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Wonderful News

Wonderful News

Exodus 11:9

Then the LORD said to Moses, “Pharaoh will not listen to you, that my wonders may be multiplied in the land of Egypt.”

Exodus 11:9 gives us a heavenly perspective for facing trials in our own suffering world, because it reminds us that God can transform human evils into divine wonders. As Joseph said to his brothers, “You meant it for evil, but God meant it for good.” See, for Moses, the thought of another devastating plague is really bad news, but the thought of God using that plague to reveal more wonders is good news, in fact the best news, because the good news redeems the bad. It’s like this: if I say, “Bad news: it’ll storm today; but good news: it’ll be sunny tomorrow,” the bad and good news don’t correlate. But if I say, “Bad news: it’ll storm today; but good news: the rain will fill up the dry riverbeds and end the long drought,” then the bad news becomes good news when all is equaled out.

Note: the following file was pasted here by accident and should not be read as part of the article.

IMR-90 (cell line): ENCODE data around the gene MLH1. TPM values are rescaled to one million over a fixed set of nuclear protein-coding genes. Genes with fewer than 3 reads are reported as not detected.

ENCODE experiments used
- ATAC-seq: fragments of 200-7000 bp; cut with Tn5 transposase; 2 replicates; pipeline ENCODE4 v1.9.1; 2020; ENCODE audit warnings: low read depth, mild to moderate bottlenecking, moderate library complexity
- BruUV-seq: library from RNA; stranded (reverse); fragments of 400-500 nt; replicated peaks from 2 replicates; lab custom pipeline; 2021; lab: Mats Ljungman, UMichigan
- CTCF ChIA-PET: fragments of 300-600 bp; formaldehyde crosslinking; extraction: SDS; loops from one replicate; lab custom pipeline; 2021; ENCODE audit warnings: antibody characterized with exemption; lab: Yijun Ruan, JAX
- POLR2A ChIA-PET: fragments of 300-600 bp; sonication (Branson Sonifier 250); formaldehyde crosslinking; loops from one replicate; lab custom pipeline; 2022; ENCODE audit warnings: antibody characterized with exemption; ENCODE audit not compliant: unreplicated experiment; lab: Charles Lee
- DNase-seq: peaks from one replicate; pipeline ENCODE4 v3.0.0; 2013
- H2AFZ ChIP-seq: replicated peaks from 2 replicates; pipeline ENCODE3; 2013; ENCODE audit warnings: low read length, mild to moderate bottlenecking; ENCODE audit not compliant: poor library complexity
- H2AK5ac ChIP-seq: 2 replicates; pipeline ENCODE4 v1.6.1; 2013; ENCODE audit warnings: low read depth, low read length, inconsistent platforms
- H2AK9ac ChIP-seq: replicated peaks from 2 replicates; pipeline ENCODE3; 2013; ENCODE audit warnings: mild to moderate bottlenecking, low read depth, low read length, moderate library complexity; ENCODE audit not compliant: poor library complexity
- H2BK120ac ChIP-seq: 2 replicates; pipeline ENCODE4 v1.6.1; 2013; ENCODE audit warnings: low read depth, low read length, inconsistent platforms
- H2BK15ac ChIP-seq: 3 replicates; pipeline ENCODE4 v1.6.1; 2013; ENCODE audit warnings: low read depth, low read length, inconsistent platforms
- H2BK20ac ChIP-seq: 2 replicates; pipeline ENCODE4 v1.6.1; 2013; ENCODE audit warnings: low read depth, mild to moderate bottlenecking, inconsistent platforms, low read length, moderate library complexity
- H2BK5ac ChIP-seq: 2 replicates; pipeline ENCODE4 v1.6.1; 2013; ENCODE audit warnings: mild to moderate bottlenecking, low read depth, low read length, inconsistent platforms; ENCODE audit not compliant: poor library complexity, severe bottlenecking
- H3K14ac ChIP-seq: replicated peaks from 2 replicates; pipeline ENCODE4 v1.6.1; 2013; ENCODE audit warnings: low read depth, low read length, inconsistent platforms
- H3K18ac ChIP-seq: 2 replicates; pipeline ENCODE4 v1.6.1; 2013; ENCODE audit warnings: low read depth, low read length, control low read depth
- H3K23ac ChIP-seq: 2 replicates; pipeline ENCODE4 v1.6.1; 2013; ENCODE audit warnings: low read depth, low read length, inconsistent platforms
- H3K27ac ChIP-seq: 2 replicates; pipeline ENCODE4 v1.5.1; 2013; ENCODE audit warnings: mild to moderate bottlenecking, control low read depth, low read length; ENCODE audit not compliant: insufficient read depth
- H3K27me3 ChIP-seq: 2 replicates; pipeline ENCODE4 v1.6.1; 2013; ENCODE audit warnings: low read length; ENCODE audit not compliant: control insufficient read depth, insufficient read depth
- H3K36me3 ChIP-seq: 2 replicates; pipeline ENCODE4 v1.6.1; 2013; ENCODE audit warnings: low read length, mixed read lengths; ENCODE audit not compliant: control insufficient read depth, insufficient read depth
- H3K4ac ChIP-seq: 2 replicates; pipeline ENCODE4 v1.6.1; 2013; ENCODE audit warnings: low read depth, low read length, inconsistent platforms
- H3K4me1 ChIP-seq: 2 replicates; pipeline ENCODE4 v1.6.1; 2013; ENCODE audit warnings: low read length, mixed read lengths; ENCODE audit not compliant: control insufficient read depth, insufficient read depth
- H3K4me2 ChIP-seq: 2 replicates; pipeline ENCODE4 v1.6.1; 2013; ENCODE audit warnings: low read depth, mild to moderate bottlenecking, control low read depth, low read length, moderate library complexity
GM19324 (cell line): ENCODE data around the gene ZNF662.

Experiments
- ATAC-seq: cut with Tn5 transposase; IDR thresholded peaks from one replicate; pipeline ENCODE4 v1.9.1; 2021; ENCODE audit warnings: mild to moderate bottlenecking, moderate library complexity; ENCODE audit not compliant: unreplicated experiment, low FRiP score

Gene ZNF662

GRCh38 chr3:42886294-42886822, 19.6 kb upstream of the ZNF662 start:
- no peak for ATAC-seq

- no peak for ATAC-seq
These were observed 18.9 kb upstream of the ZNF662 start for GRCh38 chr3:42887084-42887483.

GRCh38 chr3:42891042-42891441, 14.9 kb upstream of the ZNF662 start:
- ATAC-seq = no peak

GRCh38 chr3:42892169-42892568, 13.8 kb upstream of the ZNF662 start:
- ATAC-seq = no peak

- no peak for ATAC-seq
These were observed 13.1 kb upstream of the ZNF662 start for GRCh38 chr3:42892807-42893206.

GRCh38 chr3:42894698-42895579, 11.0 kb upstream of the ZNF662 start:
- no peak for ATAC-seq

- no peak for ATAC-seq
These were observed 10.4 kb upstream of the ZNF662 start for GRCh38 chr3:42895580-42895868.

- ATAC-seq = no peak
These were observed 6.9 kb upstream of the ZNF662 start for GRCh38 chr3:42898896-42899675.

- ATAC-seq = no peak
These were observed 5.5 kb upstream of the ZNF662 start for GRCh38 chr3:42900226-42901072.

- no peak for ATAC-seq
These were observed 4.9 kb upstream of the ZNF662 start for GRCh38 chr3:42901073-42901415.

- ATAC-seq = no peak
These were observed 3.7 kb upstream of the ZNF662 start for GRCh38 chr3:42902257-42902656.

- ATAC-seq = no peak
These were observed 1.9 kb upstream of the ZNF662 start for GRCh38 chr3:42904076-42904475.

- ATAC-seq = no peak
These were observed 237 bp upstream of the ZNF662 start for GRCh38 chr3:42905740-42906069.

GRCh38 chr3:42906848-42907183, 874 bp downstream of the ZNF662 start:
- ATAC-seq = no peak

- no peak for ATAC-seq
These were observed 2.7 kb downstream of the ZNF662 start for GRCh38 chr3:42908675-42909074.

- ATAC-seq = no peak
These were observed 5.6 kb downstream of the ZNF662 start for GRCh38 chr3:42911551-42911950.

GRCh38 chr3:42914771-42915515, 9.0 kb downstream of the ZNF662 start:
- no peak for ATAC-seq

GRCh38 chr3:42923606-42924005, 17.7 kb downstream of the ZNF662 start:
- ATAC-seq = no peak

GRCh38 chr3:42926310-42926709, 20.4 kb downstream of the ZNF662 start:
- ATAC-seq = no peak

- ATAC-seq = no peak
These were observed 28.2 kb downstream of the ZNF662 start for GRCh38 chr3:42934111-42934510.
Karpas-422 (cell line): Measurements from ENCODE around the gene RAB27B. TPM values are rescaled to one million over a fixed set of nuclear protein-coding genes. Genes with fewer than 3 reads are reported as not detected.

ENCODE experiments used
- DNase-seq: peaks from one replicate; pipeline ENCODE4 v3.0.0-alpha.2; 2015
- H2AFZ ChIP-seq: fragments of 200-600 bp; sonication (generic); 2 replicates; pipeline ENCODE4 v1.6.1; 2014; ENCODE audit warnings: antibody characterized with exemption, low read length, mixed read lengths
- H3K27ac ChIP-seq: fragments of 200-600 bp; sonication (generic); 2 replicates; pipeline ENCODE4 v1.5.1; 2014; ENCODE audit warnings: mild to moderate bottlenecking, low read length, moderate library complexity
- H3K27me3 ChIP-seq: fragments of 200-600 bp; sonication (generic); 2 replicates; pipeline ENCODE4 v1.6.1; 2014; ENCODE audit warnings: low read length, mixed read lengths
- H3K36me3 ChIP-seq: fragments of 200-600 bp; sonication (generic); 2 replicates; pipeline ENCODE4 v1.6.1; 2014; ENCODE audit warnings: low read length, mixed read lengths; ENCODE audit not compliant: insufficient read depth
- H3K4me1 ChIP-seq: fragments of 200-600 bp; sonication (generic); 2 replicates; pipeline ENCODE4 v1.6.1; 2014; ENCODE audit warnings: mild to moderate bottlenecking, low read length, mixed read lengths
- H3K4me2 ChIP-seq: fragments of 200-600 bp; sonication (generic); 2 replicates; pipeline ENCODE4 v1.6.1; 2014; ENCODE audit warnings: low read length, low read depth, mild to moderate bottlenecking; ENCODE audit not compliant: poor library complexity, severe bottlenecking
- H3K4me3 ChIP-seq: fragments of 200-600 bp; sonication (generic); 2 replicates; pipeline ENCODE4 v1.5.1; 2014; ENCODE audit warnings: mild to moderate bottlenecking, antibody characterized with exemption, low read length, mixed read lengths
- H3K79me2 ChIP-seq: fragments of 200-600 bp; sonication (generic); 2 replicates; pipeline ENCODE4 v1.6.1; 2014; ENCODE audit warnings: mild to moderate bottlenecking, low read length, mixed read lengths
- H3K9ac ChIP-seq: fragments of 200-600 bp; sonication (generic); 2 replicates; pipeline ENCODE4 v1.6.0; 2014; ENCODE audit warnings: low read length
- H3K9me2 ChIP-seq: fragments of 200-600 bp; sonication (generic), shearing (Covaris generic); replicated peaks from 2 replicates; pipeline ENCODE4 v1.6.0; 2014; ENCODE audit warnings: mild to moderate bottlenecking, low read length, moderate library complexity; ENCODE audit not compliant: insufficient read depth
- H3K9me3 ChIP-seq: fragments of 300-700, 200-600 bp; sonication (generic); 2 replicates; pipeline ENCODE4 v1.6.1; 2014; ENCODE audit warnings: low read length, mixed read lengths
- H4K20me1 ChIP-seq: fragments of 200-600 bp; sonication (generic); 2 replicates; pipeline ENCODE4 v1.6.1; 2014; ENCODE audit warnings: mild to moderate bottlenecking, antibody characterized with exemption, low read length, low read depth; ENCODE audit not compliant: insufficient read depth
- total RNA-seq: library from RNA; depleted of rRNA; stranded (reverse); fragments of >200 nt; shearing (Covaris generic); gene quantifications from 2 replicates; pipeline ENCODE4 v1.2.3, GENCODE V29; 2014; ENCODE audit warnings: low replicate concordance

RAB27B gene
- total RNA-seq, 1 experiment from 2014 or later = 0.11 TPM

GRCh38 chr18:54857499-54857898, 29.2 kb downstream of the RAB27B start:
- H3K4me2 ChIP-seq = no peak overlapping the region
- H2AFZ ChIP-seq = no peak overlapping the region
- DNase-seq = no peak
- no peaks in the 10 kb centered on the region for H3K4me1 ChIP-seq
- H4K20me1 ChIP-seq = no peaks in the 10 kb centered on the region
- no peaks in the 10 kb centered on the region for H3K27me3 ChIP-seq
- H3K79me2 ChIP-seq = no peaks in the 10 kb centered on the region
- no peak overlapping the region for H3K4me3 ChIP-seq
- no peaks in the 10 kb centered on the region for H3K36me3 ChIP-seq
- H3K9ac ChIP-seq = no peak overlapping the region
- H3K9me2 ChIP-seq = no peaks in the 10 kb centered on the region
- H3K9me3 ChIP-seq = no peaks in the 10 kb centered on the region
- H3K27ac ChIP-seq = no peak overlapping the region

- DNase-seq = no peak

We’ve seen a lot of evil in Exodus so far: a lot of pride, a lot plagues, a lot of bloodshed; but we’ve seen wonders too, haven’t we? Pharaoh’s edict of death was horrific, but the defiance of those unnamed midwives was heroic. And what about the irony of Pharaoh’s daughter adopting and raising God’s soon-to-be deliverer under the very nose of the man who tried to murder him? And while the plagues themselves have been devastating, they’ve led many Egyptians to fear God and heed His word, and they’ve given Hebrew slaves undeniable signs of Jehovah’s nearness, and the mediatorial tug-of-war has already transformed Moses from a sheepish spokesman into a mighty messenger.

Friend, do you believe that God is still multiplying His wonders in the world today? That He’s still using the evils of the world to bring about greater good? Don’t halt at the bad news that surrounds you. Don’t stop short at the devilish policies that seek to crush God’s people and silence His message and sully His kingdom, because good news keeps resonating through them!

When it’s all added up in the end, we’ll see that hell’s best attempts to subtract from the wonders of God’s redemption only multiplied them all the more.